Where to start? For an issue that affects my friends, most women, and yes, men too, and myself, and inevitably my future children.
We ask, why? Why it happens? Is it culture? Society? Objectification through the media and a lifelong “training”? It seems so deep, so complex, it is overwhelming. We are judged for not covering enough. We are judged for covering too much. We are judged for saying yes, and judged for saying no, until it doesn’t matter what we say.
We learn to brush it off. To forget it. To not make a big deal. We’re worried about victim shaming. Worried about what people might think or say. Sometimes we actually convince ourselves that it’s fine, we’re over it. Sure, we wish we had said this or that, or put up more of a fight. But we handled it, somewhat, right?
If I think of a dear friend, or a younger girl, or my future daughter getting grabbed the way I was, I get angry. Very angry. Much angrier than when it happened to me. Why accept things done to us if we could never accept them done to someone we love? We need to see that all of it, no matter how little it may seem, is unacceptable. It doesn’t have to get violent or go “all the way” to be completely wrong…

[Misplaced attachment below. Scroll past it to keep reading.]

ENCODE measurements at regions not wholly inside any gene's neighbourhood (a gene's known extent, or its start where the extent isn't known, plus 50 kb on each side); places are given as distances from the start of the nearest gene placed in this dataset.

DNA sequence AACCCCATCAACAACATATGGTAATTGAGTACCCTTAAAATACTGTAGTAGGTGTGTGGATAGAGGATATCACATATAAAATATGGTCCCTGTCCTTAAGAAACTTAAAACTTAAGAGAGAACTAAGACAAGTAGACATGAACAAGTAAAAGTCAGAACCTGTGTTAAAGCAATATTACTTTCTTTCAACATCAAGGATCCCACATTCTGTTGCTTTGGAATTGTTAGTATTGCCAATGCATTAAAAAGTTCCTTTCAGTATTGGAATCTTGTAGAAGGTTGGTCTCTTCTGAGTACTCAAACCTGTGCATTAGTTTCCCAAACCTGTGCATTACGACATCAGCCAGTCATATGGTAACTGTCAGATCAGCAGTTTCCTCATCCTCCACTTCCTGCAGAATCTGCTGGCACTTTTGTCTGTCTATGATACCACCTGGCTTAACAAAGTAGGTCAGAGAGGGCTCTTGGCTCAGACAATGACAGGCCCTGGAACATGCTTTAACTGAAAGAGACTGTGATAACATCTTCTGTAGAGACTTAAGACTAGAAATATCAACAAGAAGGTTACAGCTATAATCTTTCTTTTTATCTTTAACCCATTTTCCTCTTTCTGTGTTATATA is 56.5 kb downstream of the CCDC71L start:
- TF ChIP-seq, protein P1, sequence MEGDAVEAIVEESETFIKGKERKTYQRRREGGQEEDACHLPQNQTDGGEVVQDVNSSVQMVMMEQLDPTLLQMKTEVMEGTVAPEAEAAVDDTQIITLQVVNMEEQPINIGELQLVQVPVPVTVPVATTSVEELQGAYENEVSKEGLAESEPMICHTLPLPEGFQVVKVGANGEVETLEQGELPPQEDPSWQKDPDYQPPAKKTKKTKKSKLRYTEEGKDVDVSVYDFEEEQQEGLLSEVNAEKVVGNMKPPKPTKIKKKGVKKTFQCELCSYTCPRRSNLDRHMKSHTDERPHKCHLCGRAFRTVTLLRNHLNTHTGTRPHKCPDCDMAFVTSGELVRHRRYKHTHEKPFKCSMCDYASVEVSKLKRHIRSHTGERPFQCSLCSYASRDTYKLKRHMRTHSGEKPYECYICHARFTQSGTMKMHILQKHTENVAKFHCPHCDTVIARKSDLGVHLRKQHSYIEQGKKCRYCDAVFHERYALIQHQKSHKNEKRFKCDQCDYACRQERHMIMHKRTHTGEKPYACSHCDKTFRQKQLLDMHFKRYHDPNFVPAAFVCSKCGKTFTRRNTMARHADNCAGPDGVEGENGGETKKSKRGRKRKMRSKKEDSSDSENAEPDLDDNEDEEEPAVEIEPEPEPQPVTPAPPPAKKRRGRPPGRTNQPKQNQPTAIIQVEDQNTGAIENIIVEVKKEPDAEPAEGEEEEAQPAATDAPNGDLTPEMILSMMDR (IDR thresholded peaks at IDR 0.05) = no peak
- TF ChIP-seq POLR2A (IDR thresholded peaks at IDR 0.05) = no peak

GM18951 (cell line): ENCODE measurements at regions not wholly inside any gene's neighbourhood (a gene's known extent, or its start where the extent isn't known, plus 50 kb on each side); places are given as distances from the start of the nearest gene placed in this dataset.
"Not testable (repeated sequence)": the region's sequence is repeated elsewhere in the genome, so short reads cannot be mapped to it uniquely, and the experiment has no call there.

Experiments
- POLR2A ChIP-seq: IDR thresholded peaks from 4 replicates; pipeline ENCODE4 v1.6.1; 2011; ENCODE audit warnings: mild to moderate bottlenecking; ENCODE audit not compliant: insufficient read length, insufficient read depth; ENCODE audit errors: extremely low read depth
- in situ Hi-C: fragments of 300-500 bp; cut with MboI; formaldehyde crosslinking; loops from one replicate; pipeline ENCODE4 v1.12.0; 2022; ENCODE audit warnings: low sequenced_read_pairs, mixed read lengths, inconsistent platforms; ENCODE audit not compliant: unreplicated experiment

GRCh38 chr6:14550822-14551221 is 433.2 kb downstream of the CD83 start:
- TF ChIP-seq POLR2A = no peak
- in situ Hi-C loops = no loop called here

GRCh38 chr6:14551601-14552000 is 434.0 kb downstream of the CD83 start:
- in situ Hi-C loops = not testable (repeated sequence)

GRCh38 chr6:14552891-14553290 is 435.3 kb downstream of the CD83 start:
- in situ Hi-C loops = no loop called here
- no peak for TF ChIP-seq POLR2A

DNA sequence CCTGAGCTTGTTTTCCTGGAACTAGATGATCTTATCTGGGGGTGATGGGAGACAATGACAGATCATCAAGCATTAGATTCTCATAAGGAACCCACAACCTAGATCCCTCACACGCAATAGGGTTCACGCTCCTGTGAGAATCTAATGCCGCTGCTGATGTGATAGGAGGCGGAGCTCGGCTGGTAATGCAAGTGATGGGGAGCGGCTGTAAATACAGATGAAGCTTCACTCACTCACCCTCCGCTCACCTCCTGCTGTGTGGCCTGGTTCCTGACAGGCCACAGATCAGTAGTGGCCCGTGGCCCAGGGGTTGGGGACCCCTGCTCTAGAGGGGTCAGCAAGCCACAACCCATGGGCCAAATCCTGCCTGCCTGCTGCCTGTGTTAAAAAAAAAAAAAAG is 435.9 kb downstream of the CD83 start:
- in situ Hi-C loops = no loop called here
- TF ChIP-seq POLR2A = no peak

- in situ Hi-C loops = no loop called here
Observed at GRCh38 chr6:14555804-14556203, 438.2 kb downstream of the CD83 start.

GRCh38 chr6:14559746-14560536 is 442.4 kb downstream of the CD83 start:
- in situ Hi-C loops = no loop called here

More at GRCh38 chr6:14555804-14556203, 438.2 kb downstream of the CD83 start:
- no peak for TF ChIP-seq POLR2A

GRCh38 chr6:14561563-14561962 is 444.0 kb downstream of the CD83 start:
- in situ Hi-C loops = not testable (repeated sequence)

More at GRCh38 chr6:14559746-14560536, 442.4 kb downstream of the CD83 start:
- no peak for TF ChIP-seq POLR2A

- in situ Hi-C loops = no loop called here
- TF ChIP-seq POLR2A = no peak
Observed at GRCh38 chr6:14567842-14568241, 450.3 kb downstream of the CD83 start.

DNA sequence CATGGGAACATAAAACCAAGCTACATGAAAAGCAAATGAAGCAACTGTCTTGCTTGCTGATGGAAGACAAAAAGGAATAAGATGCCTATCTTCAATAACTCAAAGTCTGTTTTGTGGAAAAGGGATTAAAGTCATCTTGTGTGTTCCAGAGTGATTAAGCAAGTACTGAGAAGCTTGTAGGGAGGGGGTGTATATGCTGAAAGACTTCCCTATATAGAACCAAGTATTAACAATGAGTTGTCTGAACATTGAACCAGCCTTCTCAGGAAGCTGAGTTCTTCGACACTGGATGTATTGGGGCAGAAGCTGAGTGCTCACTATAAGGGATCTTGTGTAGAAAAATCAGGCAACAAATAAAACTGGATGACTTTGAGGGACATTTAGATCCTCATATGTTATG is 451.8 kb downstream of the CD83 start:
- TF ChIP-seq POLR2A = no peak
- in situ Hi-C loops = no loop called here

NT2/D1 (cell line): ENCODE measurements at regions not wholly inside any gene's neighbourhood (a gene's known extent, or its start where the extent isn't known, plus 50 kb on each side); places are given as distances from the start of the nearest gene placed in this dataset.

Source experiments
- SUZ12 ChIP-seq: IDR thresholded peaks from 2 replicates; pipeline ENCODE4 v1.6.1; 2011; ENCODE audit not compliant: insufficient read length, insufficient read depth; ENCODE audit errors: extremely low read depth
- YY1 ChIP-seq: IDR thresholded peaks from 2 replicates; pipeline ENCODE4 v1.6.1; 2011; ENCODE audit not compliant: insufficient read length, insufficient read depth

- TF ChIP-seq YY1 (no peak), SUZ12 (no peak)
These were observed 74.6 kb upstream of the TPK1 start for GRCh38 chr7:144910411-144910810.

Perhaps we do not need more victims speaking up. Perhaps it’s time for the guilty to stand and admit their fault. Admit that amidst this society and peer pressure and ignorance, they are guilty. Maybe they did it once and then realized the horror. Maybe they still do it, because “everyone else does it”. Maybe they feel that if it they don’t mention it, it is not real and they have done no wrong.
So let us encourage the guilty to confess. And let us hear their sincere apology. Their sincere desire for change. Because victims can learn how to fight and speak up and avoid danger. But then they, we, will always remain victims.